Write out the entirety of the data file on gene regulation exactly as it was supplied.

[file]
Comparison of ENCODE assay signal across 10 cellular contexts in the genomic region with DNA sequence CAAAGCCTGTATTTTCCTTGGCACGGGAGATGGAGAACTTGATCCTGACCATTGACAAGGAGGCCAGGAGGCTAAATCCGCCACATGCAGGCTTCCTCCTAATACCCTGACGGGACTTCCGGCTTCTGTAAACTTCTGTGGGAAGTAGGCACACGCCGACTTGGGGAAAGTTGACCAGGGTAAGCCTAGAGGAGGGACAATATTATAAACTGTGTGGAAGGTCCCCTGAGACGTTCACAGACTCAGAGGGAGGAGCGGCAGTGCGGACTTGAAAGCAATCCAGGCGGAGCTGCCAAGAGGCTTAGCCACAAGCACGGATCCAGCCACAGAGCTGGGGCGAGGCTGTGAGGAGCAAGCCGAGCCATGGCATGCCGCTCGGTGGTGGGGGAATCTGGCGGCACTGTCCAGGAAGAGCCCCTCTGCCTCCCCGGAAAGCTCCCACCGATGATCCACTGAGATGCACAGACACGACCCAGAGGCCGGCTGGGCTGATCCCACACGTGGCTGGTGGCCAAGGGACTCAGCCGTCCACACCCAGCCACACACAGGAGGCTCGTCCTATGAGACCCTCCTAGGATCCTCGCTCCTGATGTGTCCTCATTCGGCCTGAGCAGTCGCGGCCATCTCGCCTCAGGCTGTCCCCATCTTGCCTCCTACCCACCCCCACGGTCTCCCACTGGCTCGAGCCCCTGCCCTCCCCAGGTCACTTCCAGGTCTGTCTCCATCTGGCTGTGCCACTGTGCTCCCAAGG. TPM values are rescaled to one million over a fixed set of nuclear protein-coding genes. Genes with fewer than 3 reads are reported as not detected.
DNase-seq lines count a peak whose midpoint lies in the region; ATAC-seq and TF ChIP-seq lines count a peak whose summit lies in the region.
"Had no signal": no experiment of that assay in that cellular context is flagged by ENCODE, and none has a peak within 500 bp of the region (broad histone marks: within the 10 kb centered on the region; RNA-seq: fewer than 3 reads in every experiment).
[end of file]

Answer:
Comparison of ENCODE assay signal across 10 cellular contexts in the genomic region with DNA sequence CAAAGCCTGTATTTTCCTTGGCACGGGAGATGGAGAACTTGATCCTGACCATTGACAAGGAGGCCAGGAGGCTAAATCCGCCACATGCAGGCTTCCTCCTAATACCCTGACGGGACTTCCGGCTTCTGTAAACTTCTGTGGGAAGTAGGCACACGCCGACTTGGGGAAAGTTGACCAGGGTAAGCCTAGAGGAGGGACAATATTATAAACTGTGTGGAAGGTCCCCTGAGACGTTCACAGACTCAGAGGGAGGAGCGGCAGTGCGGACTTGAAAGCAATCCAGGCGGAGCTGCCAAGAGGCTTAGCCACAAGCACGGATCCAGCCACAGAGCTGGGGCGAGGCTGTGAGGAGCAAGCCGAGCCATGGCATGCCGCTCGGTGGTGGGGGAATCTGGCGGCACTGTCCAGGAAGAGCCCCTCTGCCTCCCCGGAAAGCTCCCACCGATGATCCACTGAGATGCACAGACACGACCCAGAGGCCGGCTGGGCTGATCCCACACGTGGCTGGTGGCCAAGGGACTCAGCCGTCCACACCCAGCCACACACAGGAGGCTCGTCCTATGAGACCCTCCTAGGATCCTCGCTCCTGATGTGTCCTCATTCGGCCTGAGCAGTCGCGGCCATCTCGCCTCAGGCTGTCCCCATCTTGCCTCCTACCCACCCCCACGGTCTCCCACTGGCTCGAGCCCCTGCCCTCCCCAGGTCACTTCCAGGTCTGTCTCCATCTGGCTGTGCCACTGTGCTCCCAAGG. TPM values are rescaled to one million over a fixed set of nuclear protein-coding genes. Genes with fewer than 3 reads are reported as not detected.
DNase-seq lines count a peak whose midpoint lies in the region; ATAC-seq and TF ChIP-seq lines count a peak whose summit lies in the region.
"Had no signal": no experiment of that assay in that cellular context is flagged by ENCODE, and none has a peak within 500 bp of the region (broad histone marks: within the 10 kb centered on the region; RNA-seq: fewer than 3 reads in every experiment).